Flamm – ‘Simply a joy to be able to join everyone in his honor’

Dr. Matthew Flamm, Rockford University

Larry Hickman was and remains a model academic mentor and friend to me and every colleague, grad-student, and editorial staff member with whom I’ve become acquainted who also had the privilege of working with him. Besides his well-earned status carrying forward the thought of Dewey, Larry went out of his way during his time at Texas A&M University—a small portion of which I had the privilege of sharing—to support students, opening even his hearth and home in a most congenial, warm, and welcoming manner. He is a brilliant host, excellent cook, and good humored companion. The world of Dewey studies, and Classical American philosophy generally would not be what it is today without his tireless life of service, both in editing and administrating editorial and publishing projects, and his original scholarly contributions. Speaking of the latter, no scholar of Dewey today aiming for recognition could write about technology and its cultural implications without contending with Larry’s writings. I owe my sense of what it means to be an academic scholar, teacher, and student-mentor to Larry Hickman, and it is simply a joy to be able to join everyone in his honor for this worthy occasion.”

Moreno – ‘Larry’s kind encouragement was valuable to me’

Jonathan Moreno, University of Pennsylvania

In fall 1978 I joined the UT Austin philosophy department as a one-year visiting assistant professor, hoping not to fall off the cliff to academic unemployment.  As a former student of John McDermott I often visited College Station that year.  Larry and I hit it off, and with his typical generosity he invited me to his home for dinner.  He was the first person I knew who had a VCR player at home (we watched the original Star Wars), borrowed as I recall from A&M as he used videos to teach philosophy of technology.  So at the time I was mainly impressed that he had that big box, but in retrospect I should have been more impressed at his imaginative use of video in teaching, which we now take for granted.  So Larry was from the very beginning not just thinking about technology but very much using it in his work.  Larry’s kind encouragement was valuable to me as I went back on the job market, a quality that so many of his friends, colleagues and students have obviously much appreciated over the years.  I am here to say that is exactly the kind of person he has always been. “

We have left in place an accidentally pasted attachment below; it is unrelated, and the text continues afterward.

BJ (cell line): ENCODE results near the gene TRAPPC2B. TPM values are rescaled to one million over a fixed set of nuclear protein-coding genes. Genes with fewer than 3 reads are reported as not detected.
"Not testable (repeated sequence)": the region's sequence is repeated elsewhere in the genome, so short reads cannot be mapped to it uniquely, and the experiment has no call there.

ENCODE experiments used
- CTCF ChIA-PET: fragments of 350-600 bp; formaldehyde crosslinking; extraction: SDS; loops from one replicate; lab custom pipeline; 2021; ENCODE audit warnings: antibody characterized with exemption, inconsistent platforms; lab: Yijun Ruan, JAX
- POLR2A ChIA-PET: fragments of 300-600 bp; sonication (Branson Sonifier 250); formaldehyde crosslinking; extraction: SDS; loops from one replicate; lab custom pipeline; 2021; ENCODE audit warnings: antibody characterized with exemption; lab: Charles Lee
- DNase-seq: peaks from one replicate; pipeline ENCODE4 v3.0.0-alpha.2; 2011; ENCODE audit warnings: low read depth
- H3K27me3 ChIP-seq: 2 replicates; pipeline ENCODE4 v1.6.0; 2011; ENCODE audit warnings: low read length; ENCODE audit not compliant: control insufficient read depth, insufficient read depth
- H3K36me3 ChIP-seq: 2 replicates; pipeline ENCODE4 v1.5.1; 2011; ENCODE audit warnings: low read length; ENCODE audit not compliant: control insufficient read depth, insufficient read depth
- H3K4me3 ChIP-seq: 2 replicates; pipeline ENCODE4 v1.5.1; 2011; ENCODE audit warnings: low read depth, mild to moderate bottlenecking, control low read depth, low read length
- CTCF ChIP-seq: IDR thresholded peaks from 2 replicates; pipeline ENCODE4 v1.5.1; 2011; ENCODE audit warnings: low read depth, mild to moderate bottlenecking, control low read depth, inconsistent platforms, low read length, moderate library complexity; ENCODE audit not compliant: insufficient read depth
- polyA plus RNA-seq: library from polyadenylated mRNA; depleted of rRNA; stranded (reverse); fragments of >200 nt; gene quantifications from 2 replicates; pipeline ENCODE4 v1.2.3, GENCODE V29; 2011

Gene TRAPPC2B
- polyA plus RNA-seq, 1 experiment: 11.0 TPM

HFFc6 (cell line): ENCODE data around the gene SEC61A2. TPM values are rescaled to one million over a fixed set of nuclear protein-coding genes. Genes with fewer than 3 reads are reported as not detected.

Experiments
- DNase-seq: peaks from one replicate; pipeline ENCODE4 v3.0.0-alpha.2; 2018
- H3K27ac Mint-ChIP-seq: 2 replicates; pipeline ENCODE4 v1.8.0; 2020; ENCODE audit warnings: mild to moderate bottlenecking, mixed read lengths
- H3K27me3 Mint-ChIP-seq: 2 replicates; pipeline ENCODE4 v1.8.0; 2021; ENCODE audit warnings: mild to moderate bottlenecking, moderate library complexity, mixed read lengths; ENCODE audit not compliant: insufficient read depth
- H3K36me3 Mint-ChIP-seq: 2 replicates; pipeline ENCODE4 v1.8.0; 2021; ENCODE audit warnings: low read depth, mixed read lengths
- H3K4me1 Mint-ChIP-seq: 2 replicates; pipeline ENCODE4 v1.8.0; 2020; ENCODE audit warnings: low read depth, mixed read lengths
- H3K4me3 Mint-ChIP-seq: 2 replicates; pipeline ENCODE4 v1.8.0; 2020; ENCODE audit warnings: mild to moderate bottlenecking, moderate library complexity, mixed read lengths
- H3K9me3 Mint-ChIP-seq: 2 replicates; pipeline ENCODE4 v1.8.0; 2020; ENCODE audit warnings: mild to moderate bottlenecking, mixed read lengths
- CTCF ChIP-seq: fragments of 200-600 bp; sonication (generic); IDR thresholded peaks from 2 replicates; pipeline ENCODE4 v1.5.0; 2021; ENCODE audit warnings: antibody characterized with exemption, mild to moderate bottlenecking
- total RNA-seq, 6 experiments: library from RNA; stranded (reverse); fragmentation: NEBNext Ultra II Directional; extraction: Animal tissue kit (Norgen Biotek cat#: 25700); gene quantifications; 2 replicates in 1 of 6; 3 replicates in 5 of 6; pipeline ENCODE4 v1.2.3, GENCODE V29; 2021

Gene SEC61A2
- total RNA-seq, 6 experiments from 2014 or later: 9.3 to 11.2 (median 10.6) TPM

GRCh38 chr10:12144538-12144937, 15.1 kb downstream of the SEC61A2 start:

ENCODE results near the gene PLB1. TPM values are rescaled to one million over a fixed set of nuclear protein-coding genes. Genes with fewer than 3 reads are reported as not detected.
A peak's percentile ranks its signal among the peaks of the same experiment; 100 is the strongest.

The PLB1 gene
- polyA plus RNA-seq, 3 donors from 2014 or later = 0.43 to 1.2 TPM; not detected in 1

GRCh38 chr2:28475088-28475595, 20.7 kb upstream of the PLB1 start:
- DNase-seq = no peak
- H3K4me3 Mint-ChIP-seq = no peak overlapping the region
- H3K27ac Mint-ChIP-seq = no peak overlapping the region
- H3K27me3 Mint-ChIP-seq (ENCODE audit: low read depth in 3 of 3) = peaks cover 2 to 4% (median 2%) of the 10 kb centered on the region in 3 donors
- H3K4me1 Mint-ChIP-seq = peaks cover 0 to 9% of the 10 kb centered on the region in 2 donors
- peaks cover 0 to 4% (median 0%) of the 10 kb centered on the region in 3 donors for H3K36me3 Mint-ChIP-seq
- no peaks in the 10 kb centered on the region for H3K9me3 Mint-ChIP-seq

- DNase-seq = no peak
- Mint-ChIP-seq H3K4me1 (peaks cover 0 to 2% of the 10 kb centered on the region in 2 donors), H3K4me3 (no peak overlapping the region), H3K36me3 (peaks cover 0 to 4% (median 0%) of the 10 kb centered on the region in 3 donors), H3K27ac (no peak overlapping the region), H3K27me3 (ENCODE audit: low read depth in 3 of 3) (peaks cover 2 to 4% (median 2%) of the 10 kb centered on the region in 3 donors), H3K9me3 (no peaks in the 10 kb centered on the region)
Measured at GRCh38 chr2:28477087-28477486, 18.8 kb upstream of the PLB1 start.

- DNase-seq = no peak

Schull – ‘I strive to pay forward his kindness’

Stephanie Schull, PhD

Dr. Hickman is a gifted professor. I studied with him during my time getting my BA in Philosophy at Texas A&M University. I loved his book on John Dewey’s Pragmatic Technology, but beyond the brilliant books and essays, he was a devoted teacher. He made me feel confident in my ability to work through complex problems. He took my juvenile attempts and saw a way to coax some real thinking out of me. He and his wife Elizabeth went above and beyond to also find part-time work for me, so their care extended beyond the classroom. Larry Hickman is all one would want from a colleague, a professor, and a friend. He helped transform my awkward and unstable undergraduate years into a foundation I could build my future on. I owe him a big thank you and I strive to pay forward his kindness and replicate his level of expertise in all that I do.”

Barry – ‘Larry’s class blew my mind’

Dwight Barry, A&M Class of ’92

Larry’s Philosophy of Technology class blew my mind. He made connections between art, technology, and philosophy I had never seen, much less could have even considered, and he showed me how philosophy could be both exciting and relevant to anything I could think about. He also provided me, somewhat incidentally, some of the best writing critiques I had in college; his writing assignments asked for 5 pages, and when in excitement over the topic I had written 7 pages, his front-page comment was only this: “If you can say it in 7 pages, you can certainly say it in 5.” 🙂